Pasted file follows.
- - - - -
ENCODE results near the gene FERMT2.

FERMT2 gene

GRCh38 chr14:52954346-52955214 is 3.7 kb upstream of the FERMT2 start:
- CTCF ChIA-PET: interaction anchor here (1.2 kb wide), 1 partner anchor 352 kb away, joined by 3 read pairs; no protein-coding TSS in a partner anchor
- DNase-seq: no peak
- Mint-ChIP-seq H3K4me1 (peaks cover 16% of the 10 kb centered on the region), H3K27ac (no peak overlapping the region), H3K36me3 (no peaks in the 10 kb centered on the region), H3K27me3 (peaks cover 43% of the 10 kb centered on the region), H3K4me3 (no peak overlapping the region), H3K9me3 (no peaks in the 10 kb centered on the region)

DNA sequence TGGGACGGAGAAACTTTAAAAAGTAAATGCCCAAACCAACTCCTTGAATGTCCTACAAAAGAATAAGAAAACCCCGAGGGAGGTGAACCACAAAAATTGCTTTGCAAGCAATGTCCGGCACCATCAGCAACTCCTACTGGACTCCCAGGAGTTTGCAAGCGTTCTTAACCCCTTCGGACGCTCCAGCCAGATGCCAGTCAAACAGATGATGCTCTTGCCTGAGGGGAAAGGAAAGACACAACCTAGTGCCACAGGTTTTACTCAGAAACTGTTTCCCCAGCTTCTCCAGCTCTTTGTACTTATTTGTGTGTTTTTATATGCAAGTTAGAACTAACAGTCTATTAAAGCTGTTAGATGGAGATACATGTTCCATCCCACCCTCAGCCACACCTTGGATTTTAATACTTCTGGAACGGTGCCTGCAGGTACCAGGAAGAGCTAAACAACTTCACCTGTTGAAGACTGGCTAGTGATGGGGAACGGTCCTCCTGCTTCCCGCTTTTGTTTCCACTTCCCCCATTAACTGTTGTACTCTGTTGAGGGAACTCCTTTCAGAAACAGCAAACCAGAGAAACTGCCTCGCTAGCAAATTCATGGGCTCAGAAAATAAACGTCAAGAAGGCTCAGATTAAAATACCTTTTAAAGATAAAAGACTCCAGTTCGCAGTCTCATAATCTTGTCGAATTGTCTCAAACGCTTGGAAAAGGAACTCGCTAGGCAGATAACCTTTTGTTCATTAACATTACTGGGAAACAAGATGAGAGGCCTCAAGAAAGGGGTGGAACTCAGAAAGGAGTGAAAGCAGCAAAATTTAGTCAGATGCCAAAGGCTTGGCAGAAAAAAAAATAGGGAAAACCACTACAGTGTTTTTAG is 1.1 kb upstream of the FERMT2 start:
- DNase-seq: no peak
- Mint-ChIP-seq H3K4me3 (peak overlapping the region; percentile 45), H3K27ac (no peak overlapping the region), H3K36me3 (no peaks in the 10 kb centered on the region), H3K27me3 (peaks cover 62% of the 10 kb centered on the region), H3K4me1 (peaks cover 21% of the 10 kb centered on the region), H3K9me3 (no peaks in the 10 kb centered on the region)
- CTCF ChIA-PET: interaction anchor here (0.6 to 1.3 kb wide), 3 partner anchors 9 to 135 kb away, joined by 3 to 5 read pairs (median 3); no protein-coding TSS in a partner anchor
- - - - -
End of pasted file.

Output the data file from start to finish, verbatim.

ENCODE results near the gene FERMT2.

FERMT2 gene

GRCh38 chr14:52954346-52955214 is 3.7 kb upstream of the FERMT2 start:
- CTCF ChIA-PET: interaction anchor here (1.2 kb wide), 1 partner anchor 352 kb away, joined by 3 read pairs; no protein-coding TSS in a partner anchor
- DNase-seq: no peak
- Mint-ChIP-seq H3K4me1 (peaks cover 16% of the 10 kb centered on the region), H3K27ac (no peak overlapping the region), H3K36me3 (no peaks in the 10 kb centered on the region), H3K27me3 (peaks cover 43% of the 10 kb centered on the region), H3K4me3 (no peak overlapping the region), H3K9me3 (no peaks in the 10 kb centered on the region)

DNA sequence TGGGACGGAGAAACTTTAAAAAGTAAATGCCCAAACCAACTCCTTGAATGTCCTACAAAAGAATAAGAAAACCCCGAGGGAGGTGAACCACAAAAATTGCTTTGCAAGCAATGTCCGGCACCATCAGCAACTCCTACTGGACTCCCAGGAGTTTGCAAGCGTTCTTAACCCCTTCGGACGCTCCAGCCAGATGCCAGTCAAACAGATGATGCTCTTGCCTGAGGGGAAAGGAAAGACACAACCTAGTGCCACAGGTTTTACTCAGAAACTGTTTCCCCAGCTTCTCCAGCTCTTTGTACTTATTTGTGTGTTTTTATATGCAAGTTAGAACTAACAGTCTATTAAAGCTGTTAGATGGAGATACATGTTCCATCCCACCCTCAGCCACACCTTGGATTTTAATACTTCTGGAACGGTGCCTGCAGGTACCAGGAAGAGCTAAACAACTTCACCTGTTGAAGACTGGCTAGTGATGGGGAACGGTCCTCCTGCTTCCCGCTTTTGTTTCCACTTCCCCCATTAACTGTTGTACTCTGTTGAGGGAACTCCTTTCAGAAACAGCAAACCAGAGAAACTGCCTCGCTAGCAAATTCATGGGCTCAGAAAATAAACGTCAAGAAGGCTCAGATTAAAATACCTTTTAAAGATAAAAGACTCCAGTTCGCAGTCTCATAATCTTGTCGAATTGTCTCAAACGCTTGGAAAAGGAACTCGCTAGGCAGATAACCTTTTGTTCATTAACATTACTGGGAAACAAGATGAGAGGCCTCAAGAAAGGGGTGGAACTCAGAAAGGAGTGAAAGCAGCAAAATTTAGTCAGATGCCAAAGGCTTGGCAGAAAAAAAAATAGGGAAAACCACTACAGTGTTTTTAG is 1.1 kb upstream of the FERMT2 start:
- DNase-seq: no peak
- Mint-ChIP-seq H3K4me3 (peak overlapping the region; percentile 45), H3K27ac (no peak overlapping the region), H3K36me3 (no peaks in the 10 kb centered on the region), H3K27me3 (peaks cover 62% of the 10 kb centered on the region), H3K4me1 (peaks cover 21% of the 10 kb centered on the region), H3K9me3 (no peaks in the 10 kb centered on the region)
- CTCF ChIA-PET: interaction anchor here (0.6 to 1.3 kb wide), 3 partner anchors 9 to 135 kb away, joined by 3 to 5 read pairs (median 3); no protein-coding TSS in a partner anchor